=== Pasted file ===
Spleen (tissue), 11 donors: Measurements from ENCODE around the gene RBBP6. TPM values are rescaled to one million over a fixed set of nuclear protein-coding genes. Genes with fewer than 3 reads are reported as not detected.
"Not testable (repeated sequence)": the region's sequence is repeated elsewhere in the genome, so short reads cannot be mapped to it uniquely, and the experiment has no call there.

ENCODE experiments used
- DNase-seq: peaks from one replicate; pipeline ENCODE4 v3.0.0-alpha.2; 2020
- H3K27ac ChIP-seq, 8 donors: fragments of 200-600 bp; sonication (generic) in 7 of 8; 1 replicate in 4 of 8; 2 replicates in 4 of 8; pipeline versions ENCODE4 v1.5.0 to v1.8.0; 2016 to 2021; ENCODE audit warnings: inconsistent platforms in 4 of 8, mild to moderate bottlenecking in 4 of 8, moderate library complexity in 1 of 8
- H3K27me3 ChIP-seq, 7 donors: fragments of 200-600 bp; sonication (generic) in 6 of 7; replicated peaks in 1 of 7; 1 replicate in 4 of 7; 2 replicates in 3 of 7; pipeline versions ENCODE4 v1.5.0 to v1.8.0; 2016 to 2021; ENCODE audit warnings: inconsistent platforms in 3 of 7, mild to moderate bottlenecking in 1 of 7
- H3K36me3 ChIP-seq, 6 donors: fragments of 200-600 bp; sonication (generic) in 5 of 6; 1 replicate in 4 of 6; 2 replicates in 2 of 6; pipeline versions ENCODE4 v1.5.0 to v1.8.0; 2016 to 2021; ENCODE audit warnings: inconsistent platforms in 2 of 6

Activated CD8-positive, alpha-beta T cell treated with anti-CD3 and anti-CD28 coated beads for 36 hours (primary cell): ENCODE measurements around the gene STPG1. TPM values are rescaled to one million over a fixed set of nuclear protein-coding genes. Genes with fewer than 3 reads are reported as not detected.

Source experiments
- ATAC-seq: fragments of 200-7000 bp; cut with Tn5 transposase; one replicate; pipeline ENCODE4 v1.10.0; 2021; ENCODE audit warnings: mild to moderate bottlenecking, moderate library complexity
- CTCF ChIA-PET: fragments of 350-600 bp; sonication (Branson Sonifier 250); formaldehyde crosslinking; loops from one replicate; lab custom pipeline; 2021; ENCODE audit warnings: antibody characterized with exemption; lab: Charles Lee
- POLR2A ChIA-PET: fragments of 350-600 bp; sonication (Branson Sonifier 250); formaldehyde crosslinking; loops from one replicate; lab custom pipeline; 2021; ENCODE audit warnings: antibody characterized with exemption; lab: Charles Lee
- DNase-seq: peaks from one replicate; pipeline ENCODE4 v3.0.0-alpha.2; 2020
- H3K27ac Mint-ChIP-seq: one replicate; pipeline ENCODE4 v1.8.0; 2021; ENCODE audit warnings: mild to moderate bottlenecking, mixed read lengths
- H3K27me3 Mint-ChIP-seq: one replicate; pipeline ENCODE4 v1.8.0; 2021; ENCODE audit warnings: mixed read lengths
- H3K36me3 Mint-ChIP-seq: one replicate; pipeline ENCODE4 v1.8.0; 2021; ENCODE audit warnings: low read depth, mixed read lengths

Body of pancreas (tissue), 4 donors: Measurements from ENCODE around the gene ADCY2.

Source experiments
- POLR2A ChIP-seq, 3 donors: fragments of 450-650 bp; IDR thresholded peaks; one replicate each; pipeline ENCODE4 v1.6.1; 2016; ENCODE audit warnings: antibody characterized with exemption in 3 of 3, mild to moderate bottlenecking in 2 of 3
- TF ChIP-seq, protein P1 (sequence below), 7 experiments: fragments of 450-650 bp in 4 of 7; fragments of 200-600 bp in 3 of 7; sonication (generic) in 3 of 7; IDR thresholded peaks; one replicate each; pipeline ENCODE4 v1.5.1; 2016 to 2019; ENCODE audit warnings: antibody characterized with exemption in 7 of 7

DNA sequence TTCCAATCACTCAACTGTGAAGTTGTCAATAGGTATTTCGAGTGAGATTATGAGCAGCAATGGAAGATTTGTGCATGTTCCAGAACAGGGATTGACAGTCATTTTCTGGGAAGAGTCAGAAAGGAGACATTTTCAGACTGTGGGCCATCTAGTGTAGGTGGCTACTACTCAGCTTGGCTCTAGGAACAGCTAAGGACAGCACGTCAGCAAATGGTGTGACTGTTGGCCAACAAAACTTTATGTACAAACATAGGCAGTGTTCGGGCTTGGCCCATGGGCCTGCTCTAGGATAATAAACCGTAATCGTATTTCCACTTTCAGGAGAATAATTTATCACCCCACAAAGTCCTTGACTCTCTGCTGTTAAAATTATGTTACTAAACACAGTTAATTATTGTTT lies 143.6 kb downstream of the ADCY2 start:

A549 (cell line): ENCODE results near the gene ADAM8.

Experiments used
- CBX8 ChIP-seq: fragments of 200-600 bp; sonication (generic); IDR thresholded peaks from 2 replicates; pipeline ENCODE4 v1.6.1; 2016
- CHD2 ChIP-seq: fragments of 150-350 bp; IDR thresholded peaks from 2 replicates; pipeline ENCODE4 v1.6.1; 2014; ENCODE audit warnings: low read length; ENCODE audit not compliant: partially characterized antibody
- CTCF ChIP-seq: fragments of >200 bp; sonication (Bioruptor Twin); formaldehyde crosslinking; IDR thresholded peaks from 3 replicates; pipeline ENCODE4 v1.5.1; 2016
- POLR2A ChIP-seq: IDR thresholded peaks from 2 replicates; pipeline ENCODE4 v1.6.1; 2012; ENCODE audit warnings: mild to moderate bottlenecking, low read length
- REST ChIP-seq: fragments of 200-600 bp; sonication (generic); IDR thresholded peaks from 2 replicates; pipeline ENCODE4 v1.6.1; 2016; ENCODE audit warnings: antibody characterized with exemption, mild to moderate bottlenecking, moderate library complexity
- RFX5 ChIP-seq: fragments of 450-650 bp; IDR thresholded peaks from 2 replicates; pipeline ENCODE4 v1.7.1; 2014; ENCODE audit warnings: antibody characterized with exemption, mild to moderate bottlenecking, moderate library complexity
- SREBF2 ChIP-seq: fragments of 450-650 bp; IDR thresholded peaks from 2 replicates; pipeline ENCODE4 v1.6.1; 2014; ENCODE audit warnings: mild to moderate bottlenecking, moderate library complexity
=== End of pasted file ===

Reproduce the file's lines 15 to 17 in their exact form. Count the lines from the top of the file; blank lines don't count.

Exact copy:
- H3K27me3 Mint-ChIP-seq: one replicate; pipeline ENCODE4 v1.8.0; 2021; ENCODE audit warnings: mixed read lengths
- H3K36me3 Mint-ChIP-seq: one replicate; pipeline ENCODE4 v1.8.0; 2021; ENCODE audit warnings: low read depth, mixed read lengths

Body of pancreas (tissue), 4 donors: Measurements from ENCODE around the gene ADCY2.